An American Goldfinch in non-breeding plumage perches in a field, Sharon Woods Metro Park, Westerville, Ohio.
Goldfinch breed later in the year than most other birds. Courtship begins in late July and I typically start seeing juvenile goldfinch in the fields in late September.
There are three times a year when wildlife photography in Central Ohio is less than routine.
There's spring and fall, when migration increases the variety of birds in the area.
And there’s "goldfinch season," primarily July and August, when the male American Goldfinch sports its bright yellow breeding plumage and is active in area fields.
This photo was captured in October, after the end of goldfinch season, when male goldfinch have faded from their breeding plumage and, like the females, are less eye-catching.
The males’ bright yellow breeding plumage and black "cap" show up after the spring molt (I typically start seeing some bright-yellow males in June). But during the remainder of the year there is little distinctive about the goldfinch. Outside of the summer breeding season the male is an olive color and loses the black cap. Females remain a dull yellow-brown all year, although some will brighten slightly during the summer months. The wing and tail feathers remain black on the male year-round. The female has dark brown wing and tail feathers.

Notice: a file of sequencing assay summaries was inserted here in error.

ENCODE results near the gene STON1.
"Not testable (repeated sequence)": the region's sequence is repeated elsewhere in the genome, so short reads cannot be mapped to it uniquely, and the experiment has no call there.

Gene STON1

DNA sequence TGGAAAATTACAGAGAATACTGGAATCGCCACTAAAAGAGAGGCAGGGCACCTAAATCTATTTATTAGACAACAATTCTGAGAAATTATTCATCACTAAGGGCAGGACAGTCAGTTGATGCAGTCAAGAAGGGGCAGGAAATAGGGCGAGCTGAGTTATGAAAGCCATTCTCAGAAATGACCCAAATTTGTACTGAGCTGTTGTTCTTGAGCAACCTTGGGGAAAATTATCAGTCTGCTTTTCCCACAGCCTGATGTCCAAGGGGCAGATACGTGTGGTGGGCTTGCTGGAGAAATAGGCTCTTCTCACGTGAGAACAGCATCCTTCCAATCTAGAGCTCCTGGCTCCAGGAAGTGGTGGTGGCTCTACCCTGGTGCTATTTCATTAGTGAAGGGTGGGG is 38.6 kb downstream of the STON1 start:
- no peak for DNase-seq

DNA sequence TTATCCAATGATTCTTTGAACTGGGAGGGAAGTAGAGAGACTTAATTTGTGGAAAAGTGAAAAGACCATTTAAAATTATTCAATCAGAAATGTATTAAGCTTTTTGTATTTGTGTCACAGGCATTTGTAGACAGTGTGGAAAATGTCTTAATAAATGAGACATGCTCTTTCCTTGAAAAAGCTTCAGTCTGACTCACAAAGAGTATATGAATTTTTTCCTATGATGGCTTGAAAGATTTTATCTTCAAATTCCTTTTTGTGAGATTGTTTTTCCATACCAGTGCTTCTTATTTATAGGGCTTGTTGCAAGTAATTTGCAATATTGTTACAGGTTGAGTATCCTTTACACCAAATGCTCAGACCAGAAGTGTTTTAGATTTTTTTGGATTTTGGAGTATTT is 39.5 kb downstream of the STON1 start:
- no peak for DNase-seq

Goldfinch breed later in the year than most other birds. Courtship begins in late July and I typically start seeing juvenile goldfinch in the fields in late September. The immature goldfinch has a dull brown back and pale yellow underside. The white markings on the wings of the adult are replaced with a buff color on the juvenile.
Although American Goldfinch are plentiful in the area during summer and fall, they are still difficult to photograph. The birds blend with colors in the fields each season, which makes them difficult to see. And when one bird is startled and flies off, it’s joined by hundreds of others. So it takes quite a bit of patience to photograph goldfinch.